Copyright and Fair Use

A guide for LU students, faculty, and staff regarding U.S. copyright law and fair use. Please reach out to us for a consultation if needed.

What is Copyright?

Copyright law in the United States was originally intended to encourage the creation of new creative, scientific, and other original works by providing content creators with certain rights. [Wikipedia]

These rights include, but are not limited to:

  • The exclusive right to make and sell copies of their works,
  • the right to create derivative works,
  • and the right to perform or display their works publicly.

Click here for the full text of the law 17 U.S. Code § 106.

Keep in mind that copyright is only limited to certain types of works including:

  • Literary works
  • Musical works, including accompanying words
  • Dramatic works, including any accompanying music
  • Pantomimes and choreographic works
  • Pictorical, graphic, and sculptural works
  • Motion pictures and other audiovisual works
  • Sound recordings
  • Architectural works

Copyright does not apply to any "idea, procedure, process, system, method of operation, concept, principle, or discovery, regardless of the form ... "

Copyright Basics - What Works Are Protected?

Click here for the full text of the law 17 U.S. Code § 102.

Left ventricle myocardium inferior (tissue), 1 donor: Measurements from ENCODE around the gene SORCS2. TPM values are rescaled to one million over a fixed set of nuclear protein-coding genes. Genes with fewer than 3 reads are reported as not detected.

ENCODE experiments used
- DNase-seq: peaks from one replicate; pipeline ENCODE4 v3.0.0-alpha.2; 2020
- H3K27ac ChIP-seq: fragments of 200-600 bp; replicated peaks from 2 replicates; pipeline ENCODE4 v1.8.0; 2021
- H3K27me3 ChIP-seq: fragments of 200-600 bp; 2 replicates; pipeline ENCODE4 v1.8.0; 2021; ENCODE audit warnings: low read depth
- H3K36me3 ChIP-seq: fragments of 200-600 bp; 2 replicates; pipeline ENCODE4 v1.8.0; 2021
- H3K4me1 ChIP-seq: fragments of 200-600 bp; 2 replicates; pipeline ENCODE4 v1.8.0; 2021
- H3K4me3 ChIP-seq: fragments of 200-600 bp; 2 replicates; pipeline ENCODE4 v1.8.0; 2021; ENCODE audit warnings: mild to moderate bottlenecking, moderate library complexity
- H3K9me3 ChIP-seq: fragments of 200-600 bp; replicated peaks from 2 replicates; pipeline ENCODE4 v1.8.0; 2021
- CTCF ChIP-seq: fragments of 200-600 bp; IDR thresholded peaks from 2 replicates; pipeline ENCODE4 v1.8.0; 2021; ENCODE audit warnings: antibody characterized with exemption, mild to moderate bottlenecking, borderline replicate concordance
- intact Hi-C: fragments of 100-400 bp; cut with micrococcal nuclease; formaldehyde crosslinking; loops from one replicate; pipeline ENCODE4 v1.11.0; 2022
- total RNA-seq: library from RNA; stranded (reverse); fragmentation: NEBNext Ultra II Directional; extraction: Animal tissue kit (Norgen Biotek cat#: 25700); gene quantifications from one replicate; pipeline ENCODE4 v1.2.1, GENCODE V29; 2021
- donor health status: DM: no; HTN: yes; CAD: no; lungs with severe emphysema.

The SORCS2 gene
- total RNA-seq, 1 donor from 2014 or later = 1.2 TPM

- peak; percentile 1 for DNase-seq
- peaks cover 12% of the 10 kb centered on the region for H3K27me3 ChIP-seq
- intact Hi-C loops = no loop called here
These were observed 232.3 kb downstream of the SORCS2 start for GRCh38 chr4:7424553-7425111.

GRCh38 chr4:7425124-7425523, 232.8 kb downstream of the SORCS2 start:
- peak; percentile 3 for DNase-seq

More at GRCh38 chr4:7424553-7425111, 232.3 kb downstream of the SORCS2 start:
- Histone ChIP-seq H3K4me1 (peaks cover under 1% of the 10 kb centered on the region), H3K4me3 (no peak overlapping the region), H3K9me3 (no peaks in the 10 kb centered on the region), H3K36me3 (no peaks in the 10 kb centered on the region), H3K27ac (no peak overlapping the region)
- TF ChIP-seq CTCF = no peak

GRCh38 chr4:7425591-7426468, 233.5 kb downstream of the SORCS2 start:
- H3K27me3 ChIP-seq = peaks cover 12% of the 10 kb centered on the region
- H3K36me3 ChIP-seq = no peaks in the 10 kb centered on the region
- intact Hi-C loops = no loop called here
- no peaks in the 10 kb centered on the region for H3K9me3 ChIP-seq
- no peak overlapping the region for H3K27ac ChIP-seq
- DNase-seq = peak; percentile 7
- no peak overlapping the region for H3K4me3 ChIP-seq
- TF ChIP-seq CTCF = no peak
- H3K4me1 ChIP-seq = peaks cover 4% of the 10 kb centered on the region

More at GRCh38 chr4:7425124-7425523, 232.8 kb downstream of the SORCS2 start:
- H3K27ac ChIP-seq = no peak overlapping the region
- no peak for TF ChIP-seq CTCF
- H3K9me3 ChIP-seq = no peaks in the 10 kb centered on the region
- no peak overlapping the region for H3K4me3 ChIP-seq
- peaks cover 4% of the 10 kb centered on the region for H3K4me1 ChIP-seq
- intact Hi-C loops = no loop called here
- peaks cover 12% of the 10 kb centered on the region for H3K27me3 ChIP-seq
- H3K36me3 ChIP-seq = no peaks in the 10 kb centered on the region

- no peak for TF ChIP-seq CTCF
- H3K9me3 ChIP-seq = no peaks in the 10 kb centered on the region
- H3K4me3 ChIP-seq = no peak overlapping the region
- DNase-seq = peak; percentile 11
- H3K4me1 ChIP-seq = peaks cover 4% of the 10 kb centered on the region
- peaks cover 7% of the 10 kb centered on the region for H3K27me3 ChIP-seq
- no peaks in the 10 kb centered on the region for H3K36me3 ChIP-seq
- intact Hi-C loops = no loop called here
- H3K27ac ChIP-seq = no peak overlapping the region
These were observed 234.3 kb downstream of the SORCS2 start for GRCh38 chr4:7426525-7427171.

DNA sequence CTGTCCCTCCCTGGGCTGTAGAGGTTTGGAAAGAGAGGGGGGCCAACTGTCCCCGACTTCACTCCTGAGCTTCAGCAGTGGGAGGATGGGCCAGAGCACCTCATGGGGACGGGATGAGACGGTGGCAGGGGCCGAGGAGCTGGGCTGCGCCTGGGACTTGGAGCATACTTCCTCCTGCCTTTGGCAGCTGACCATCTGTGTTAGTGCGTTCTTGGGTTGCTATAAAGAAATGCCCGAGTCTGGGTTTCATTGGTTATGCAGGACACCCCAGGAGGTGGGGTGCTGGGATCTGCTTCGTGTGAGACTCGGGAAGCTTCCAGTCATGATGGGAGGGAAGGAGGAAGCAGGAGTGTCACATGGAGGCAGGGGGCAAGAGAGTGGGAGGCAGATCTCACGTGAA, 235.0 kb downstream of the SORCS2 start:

In plain English...

In general, when someone creates something, whether that is an epic poem, a business plan on a napkin, or a computer program, the creator automatically receives the rights and protections of copyright. The original author is the only person who can legally make copies, create other works based on this work, broadcast it, or post it online. Additionally, the original author may license or transfer their copyright to another individual.

However, copyright protection does not apply to works such as recipes, slogans, or things that have not been fixed into a tangible form. (Note: this can be digital)

How long does it last?

From Wikipedia: "Copyright protection generally lasts for 70 years after the death of the author. If the work was a "work for hire", then copyright persists for 120 years after creation or 95 years after publication, whichever is shorter. For works created before 1978, the copyright duration rules are complicated. However, works created before 1924 (other than sound recordings) have made their way into the public domain." [Wikipedia]

What are some exceptions to copyright?

Notwithstanding sections 106 and 106a, for purposes such as teaching, criticism, news reporting, scholarship, or research

Libraries and archives also get certain permissions to reproduce copyrighted materials under section 108. This enables libraries to share reproduce certain works within the confines of the law.

How has copyright duration changed over the years?

While the maximum duration of copyright has increased significantly over the years, a good rule of thumb is that copyright protections last until 70 years after the death of the author.

However, corporate works and works-for-hire are protected 95 years from the date of publication or 120 years from the date of creation, whichever expires first.